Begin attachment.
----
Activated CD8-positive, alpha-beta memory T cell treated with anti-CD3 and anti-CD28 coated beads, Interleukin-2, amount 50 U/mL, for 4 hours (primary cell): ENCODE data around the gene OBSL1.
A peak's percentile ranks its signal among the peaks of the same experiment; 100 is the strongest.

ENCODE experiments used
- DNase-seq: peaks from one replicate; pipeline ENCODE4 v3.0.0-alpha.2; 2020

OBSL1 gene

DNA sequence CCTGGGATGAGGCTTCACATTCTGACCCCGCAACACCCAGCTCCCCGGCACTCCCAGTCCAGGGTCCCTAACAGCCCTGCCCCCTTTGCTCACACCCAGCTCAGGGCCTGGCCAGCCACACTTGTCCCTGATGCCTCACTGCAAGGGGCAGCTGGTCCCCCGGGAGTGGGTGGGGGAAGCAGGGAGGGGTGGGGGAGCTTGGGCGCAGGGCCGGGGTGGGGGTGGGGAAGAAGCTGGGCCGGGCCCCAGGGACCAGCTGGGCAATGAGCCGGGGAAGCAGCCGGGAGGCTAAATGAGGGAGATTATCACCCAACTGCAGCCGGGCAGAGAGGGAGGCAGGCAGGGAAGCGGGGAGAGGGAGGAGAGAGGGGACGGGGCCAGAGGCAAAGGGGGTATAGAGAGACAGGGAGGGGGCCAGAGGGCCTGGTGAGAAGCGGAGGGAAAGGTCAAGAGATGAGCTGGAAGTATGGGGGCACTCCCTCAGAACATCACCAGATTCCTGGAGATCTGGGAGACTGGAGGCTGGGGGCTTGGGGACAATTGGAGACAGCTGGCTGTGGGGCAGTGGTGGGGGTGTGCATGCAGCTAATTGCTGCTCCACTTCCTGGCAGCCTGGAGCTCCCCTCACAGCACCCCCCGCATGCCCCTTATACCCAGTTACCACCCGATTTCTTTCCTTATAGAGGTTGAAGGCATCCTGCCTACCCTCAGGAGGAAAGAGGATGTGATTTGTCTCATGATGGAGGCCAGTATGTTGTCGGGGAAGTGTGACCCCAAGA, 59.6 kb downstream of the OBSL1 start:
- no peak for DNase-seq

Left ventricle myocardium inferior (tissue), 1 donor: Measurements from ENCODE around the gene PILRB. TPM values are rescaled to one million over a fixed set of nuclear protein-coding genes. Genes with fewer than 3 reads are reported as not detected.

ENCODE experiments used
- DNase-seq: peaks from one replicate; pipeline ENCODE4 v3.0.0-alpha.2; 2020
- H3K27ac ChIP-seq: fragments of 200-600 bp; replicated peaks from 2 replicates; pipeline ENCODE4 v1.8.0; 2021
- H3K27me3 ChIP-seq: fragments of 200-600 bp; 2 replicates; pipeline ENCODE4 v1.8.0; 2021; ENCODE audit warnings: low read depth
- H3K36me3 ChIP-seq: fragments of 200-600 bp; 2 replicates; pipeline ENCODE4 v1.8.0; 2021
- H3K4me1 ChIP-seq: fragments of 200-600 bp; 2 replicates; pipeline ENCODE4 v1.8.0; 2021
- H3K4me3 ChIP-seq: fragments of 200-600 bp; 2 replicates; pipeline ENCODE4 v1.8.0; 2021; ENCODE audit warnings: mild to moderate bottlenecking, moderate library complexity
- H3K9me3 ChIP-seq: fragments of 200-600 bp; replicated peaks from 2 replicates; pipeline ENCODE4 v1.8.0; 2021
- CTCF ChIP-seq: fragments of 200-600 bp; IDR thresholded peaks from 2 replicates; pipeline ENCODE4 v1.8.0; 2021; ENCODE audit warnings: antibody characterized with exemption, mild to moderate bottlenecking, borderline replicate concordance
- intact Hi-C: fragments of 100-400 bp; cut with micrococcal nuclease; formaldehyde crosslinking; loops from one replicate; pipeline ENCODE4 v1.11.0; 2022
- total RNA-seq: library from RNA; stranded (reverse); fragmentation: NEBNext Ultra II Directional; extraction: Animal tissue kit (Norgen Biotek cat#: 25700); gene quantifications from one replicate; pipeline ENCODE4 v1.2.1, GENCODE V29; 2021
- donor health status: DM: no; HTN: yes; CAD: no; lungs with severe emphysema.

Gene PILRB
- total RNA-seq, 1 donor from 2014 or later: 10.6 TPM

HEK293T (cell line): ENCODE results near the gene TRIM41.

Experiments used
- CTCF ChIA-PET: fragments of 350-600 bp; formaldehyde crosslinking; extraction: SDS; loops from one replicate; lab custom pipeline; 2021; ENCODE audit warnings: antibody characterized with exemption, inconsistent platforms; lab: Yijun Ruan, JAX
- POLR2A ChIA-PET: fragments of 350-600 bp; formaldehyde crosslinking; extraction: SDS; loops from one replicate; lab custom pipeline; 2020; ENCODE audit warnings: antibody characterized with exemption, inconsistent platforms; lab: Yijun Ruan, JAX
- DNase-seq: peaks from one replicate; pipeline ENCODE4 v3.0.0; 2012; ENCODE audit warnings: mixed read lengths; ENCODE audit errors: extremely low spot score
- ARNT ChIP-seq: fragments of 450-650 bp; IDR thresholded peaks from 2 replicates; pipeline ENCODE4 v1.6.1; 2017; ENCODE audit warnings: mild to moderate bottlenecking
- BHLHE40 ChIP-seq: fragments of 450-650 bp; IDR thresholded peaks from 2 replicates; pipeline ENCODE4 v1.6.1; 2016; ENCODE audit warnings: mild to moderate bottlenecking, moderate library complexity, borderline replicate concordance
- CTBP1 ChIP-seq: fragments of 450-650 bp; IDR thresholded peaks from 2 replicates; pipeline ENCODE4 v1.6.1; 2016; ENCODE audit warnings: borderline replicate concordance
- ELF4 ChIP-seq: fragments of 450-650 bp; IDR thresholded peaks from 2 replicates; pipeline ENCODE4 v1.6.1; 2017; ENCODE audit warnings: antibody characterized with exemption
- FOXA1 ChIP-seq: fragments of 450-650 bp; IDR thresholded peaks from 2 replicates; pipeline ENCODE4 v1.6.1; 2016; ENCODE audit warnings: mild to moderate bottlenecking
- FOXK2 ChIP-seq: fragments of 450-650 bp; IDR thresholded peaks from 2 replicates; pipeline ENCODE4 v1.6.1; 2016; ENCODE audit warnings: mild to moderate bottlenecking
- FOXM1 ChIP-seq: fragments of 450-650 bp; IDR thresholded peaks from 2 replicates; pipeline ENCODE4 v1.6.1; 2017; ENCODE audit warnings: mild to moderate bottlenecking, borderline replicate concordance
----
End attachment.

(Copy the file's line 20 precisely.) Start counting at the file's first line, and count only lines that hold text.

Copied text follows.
- donor health status: DM: no; HTN: yes; CAD: no; lungs with severe emphysema.